4. Darren Grant & William Green, 2013. "Grades as incentives," Empirical Economics, Springer, vol. 44(3), pages 1563-1592, June.
    5. Camerer, Colin F & Hogarth, Robin M, 1999. "The Effects of Financial Incentives in Experiments: A Review and Capital-Labor-Production Framework," Journal of Risk and Uncertainty, Springer, vol. 19(1-3), pages 7-42, December.
    6. Joshua Angrist & Victor Lavy, 2009. "The Effects of High Stakes High School Achievement Awards: Evidence from a Randomized Trial," American Economic Review, American Economic Association, vol. 99(4), pages 1384-1414, September.
    7. Michael Kremer & Edward Miguel & Rebecca Thornton, 2009. "Incentives to Learn," The Review of Economics and Statistics, MIT Press, vol. 91(3), pages 437-456, August.
    8. Donald Vandegrift & Abdullah Yavas & Paul Brown, 2007. "Incentive effects and overcrowding in tournaments: An experimental analysis," Experimental Economics, Springer;Economic Science Association, vol. 10(4), pages 345-368, December.
    9. van Dijk, Frans & Sonnemans, Joep & van Winden, Frans, 2001. "Incentive systems in a real effort experiment," European Economic Review, Elsevier, vol. 45(2), pages 187-214, February.
    10. Philip Oreopoulos & Daniel Lang & Joshua Angrist, 2009. "Incentives and Services for College Achievement: Evidence from a Randomized Trial," American Economic Journal: Applied Economics, American Economic Association, vol. 1(1), pages 136-163, January.
    11. Paul Schultz, T., 2004. "School subsidies for the poor: evaluating the Mexican Progresa poverty program," Journal of Development Economics, Elsevier, vol. 74(1), pages 199-250, June.
    12. C. Kirabo Jackson, 2010. "A Little Now for a Lot Later: A Look at a Texas Advanced Placement Incentive Program," Journal of Human Resources, University of Wisconsin Press, vol. 45(3).
    13. Wayne A. Grove & Tim Wasserman, 2006. "Incentives and Student Learning: A Natural Experiment with Economics Problem Sets," American Economic Review, American Economic Association, vol. 96(2), pages 447-452, May.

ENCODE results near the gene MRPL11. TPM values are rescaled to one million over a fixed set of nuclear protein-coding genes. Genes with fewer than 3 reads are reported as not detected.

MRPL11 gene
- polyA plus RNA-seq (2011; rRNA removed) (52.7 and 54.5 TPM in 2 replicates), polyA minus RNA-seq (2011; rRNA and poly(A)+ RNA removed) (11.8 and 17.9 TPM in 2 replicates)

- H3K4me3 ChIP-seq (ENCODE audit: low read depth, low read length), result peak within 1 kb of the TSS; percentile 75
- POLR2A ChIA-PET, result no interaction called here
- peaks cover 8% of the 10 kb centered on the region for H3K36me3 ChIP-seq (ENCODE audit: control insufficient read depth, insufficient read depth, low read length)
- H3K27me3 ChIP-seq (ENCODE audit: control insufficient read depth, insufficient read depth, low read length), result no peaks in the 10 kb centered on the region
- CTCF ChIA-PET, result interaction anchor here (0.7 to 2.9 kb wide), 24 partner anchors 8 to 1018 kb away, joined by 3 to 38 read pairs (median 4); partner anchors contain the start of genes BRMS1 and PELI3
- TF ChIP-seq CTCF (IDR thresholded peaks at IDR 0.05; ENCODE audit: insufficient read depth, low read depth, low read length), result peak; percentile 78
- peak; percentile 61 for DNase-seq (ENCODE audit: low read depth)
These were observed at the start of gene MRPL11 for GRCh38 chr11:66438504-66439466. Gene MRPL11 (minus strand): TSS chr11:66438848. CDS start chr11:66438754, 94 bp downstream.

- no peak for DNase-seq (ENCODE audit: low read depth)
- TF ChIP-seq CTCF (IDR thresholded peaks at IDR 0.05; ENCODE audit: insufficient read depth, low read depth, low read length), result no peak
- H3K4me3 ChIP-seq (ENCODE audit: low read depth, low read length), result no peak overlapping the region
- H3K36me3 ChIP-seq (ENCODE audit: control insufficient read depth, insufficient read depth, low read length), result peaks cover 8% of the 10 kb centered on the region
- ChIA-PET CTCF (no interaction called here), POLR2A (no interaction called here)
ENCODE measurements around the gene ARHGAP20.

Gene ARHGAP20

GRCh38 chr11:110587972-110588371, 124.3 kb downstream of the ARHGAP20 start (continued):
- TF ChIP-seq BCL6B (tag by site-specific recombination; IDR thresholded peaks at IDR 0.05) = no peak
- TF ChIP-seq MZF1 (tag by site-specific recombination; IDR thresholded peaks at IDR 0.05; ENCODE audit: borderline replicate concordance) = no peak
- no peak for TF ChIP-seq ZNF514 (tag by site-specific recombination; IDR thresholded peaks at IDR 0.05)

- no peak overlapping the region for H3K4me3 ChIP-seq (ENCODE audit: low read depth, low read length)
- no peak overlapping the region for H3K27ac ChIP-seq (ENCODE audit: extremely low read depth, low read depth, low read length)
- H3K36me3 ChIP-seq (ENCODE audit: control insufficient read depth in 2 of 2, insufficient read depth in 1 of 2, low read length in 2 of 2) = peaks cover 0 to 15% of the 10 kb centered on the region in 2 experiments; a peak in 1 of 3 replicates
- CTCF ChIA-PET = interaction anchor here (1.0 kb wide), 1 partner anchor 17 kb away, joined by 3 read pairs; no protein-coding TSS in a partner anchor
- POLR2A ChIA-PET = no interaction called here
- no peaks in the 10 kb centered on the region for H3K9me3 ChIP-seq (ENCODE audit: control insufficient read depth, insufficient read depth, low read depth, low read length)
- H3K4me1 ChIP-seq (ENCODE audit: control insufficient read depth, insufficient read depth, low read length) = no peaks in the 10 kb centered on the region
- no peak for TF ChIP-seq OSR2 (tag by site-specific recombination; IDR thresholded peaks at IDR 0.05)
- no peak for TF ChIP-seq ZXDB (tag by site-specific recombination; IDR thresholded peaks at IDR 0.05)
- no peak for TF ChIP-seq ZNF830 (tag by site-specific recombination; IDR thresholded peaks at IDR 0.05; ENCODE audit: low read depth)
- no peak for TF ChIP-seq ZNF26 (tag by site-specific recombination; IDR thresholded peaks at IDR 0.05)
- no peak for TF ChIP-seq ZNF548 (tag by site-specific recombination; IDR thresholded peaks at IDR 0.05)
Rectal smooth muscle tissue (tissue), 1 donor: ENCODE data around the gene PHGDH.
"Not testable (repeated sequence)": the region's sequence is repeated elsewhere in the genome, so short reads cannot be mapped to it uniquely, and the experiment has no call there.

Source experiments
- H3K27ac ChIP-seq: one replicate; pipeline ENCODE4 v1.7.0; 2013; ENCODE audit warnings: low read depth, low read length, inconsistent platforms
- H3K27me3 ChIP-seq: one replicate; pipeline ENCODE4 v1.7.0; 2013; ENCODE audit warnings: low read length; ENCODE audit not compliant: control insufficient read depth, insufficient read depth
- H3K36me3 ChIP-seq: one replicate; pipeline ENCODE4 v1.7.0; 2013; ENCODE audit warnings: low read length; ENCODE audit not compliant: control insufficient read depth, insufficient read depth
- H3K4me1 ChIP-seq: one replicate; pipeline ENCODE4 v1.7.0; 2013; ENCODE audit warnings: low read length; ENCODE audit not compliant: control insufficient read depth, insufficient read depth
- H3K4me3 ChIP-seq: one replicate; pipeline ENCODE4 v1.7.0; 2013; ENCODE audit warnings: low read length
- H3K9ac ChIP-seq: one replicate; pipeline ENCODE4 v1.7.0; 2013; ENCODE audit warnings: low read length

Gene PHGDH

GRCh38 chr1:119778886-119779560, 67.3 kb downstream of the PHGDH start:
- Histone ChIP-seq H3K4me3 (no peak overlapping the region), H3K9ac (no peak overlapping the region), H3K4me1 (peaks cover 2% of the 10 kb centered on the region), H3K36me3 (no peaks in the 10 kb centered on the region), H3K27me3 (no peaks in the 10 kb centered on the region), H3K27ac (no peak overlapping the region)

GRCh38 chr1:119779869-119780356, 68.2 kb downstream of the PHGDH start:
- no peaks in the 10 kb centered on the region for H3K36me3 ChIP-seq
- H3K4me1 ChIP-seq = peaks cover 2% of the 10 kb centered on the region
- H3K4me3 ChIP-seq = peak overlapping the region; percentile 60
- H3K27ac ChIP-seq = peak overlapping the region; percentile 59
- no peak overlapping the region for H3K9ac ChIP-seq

Full references (including those not matched with items on IDEAS)

    This item is not listed on Wikipedia, on a reading list or among the top items on IDEAS.

    When requesting a correction, please mention this item's handle: RePEc:jau:wpaper:2016/18. See general information about how to correct material in RePEc.

    For technical questions regarding this item, or to correct its authors, title, abstract, bibliographic or download information, contact: (María Aurora Garcia Gallego)

    If you have authored this item and are not yet registered with RePEc, we encourage you to do it here. This allows to link your profile to this item. It also allows you to accept potential citations to this item that we are uncertain about.

    If references are entirely missing, you can add them using this form.

    If the full references list an item that is present in RePEc, but the system did not link to it, you can help with this form.

    If you know of missing items citing this one, you can help us creating those links by adding the relevant references in the same way as above, for each refering item. If you are a registered author of this item, you may also want to check the "citations" tab in your profile, as there may be some citations waiting for confirmation.

    Please note that corrections may take a couple of weeks to filter through the various RePEc services.

    This information is provided to you by IDEAS at the Research Division of the Federal Reserve Bank of St. Louis using RePEc data.